I will most likely never win Mother of the Year.
Here’s a small sample of why.
I lose my temper, I feed my daughter Chick Fil A probably more than I should, I’ve been known to curse in front of her, and occasionally, I’ll tell her to talk to Siri when I want to stop answering her incessant and endless questions. I admit to looking forward to a few hours silence when she has cheer practice or school or a play date and I definitely will run errands in the evening and pretend it’s a vacation.
I’m not even remotely ashamed. In fact, I’ve written a whole post confessing that some things I do might make me a terrible parent.
Consider these confessions a balance to those. Or maybe not a balance but an accompaniment. Depends on how you want to look at it. I think there might even be an overlap or two.
Let’s get to it. As a parent, I don’t:
- Have a panic attack if she gets hurt. Cuts, bruises, scrapes and their ilk are all part of childhood. Not every injury is cause for a freak out session and if I’m panicking, how can I expect her to calm down? Right. I can’t. So I stay calm and put a band aid on it. She’ll heal.
- Lose my shit if she stains her clothes or gets too dirty. Like getting hurt, it’s a part of childhood. Kids are messy, filthy little things and my child is no exception. Watching her eat certain foods is revolting, and it’s no wonder her clothes eat, too. I also don’t buy her such expensive clothes that if they get a stain, it’s worth getting angry. I just throw some Shout on it and move along.
- Let her win. Losing is a part of life and she needs to learn to do that graciously, too. It’s all part of good sportsmanship, especially now that she’s older and needs to learn those lessons. Lest you think I am a heartless bitch of a mother rather than just a terrible one, there are plenty of times she legit kicks my ass. I am seriously overmatched in Birthday Party Monopoly.
- Play Barbies. Or have tea parties or play dress up or create elaborate scavenger hunts or do a whole lot of playing in general. I’ll do crafts, play board games, take her places, and once, I let her give me a makeover. But I am not a get on the floor, play Barbies kind of mom. I did it once and it was terrible. I don’t care to do it again.
- Watch everything she does. If I spent my days responding to all the “Mom, watch this!” shouts, I’d get even less done. Which is hard to imagine. But I can’t stop my life every time she wants to show me how she can spin in a circle or do a cartwheel. I know that shit. I’ve seen it eleventy billion times. I watch the important stuff. But sometimes I just have to say no to the little stuff.
- Give her control of the radio in the car. Or the TV in the living room. We all live in this house. We all drive in the car. She is not the only one, and quite frankly, most of her taste in entertainment sucks a fat one. She has a few gems (seriously, iCarly is freaking funny) but for the most part, it’s all terrible. It’s hurts my ears, eyes, and soul to watch or listen to it. So I make her share. She needs to be more well rounded anyway.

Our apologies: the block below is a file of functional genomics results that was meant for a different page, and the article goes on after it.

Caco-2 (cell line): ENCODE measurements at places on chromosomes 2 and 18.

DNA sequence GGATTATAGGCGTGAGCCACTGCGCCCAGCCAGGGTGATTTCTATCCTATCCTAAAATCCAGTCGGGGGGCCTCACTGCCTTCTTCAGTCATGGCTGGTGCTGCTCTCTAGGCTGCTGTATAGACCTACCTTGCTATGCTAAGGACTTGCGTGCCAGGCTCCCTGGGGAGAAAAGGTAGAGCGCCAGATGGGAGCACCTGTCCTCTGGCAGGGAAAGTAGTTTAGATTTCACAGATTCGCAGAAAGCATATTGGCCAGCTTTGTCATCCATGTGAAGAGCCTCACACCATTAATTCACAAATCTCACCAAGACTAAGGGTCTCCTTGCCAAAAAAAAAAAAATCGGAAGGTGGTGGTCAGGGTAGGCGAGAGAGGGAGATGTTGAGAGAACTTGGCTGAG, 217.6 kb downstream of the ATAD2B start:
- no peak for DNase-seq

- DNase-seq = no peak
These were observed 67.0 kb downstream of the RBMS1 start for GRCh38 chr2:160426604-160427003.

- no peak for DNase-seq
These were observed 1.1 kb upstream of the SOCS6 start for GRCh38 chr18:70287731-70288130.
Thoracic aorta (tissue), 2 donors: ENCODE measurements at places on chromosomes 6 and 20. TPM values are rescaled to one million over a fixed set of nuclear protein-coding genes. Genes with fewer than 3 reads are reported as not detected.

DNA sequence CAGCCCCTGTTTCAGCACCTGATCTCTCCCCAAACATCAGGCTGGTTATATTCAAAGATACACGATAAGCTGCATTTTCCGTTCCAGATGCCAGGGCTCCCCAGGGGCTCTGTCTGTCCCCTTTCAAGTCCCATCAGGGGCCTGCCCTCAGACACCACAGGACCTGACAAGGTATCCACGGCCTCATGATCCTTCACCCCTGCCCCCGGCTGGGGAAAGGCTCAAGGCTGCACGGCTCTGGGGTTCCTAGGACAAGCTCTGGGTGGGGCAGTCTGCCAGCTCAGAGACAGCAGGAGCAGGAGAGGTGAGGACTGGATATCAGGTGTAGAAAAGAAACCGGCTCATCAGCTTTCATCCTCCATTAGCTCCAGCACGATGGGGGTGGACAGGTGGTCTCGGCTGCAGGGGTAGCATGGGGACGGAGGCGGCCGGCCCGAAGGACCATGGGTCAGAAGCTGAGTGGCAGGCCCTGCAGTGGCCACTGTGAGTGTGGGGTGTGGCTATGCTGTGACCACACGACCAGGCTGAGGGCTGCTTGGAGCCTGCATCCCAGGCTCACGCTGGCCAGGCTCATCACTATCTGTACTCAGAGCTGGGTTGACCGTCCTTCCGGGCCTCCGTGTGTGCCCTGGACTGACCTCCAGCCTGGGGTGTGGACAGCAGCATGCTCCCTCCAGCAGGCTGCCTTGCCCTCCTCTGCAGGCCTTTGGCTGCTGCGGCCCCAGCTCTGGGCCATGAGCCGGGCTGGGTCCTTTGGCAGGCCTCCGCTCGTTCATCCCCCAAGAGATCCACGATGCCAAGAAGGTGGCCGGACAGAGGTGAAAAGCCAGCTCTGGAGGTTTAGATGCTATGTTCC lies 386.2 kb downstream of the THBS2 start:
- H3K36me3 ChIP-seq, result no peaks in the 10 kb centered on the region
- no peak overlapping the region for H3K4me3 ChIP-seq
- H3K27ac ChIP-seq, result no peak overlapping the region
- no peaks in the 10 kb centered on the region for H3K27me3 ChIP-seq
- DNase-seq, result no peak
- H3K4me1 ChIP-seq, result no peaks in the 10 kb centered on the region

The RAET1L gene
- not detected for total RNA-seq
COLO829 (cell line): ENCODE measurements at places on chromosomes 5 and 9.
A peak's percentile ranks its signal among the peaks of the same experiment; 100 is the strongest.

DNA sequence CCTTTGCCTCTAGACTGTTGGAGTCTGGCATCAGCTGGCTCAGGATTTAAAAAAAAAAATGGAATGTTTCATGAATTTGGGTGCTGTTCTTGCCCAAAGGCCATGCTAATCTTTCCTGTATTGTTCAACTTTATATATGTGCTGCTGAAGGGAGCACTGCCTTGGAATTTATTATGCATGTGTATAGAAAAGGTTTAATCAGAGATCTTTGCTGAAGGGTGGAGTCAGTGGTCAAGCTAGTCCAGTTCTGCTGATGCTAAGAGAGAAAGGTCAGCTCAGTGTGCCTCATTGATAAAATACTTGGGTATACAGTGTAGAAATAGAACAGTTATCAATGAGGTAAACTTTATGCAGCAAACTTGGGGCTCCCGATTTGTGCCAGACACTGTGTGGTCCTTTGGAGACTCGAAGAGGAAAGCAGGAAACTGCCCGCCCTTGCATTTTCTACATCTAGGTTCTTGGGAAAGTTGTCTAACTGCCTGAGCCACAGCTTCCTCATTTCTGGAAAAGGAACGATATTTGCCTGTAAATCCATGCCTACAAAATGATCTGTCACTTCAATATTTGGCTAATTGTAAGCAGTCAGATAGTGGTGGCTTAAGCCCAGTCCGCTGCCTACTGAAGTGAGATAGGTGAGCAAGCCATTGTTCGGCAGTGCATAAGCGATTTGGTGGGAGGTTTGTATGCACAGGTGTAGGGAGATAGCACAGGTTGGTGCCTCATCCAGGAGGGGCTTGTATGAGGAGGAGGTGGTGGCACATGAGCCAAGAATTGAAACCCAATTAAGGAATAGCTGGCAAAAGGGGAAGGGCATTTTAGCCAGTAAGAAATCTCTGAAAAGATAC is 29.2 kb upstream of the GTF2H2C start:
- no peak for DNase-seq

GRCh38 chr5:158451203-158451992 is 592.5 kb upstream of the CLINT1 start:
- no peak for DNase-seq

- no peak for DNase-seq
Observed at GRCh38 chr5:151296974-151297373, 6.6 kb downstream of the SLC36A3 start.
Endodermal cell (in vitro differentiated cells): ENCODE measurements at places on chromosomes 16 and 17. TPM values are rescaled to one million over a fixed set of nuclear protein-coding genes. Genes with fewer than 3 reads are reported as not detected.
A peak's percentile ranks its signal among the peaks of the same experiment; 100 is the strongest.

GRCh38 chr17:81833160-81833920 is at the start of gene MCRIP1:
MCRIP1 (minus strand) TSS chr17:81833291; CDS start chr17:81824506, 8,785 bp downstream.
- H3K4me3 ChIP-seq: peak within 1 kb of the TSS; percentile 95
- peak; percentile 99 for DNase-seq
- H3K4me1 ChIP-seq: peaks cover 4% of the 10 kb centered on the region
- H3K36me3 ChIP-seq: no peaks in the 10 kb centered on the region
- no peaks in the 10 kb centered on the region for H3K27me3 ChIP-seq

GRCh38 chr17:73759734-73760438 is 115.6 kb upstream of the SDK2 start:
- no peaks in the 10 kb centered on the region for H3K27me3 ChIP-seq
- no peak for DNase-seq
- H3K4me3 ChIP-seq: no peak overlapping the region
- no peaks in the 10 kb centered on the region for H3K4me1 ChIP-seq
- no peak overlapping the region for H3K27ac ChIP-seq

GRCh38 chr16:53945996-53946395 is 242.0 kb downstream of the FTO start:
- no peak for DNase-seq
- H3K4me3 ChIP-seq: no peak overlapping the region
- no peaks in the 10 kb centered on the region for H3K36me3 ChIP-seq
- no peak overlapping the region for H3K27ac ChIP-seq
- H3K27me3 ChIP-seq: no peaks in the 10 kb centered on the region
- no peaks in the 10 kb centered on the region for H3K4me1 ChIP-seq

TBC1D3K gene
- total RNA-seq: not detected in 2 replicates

- Keep an immaculate house. I’ve confessed all my dirty housekeeping secrets before but it bears repeating. And while we’re at it, my house doesn’t look Pinterest worthy. Or even ready for company. But it’s comfortable and clean enough and I’d rather spend time and money on trips, days at the beach, and making memories than cleaning. Having a clean, perfect house is not a priority and quite frankly, it is too damn stressful. Plus I have a kid and pets and a husband and cleaning up after them is about as sensical as shredding cheese with a nail file.
- Wait on her, hand and foot. Last time I checked, she wasn’t royalty and I wasn’t hired help. As such, she can clean up after herself, put her laundry away, get her own snacks and drinks, and do chores. Without being bribed.
- Like all of her friends. Have you met some people’s kids? Yes? Then you know that some of them are huge assholes. I cringe when my child is friends with one of those kids, and I cringe even more when she hangs out with them. The thing is this, though. They’re not my friends. I don’t have to like them. And I will tolerate them. Until they do something I can’t tolerate. Then the gloves come off (not literally. I will simply forbid my kid from seeing whenever possible).
- Live vicariously through her. This is her childhood, not mine. It is not my place to force her to make up for all my shortcomings or unfulfilled dreams and wishes. It would be wrong for me to do that, and would take away all of her independence and ability to make her own choices. She needs to figure out for herself what she likes and doesn’t like.
- Think she’s perfect. I am the first one to admit that my child fucks up. She cops an attitude, she doesn’t listen, she makes mistakes, and things are sometimes her fault. She is not free from blame during fights with friends, she messes up in school, and she’s not always the superstar. Does she do the best she can? Most of the time. Is she amazing in her own way? Absolutely. But is she perfect? Nope.
- Call her my BFF. Remember when Steph wrote about how she didn’t marry her best friend? Well, I didn’t give birth to mine. I am her mother and that trumps being her friend. It is a role that needs no other definition. Quite frankly, it creeps me out when a parent says her school aged child is her BFF. Really?! That can’t possibly be healthy. I love my daughter and would do anything for her. Except call her my best friend. Because in addition to the creepy dynamic, it puts way too much pressure on her. Which isn’t fair.
And now you know all my dirty parenting secrets.
My parenting style isn’t for everyone and it certainly isn’t trendy. But my kid knows that she’s loved, safe, and well cared for.
And it works for me.
So I’m clearly doing something right.
Linking up with Kathy and Liz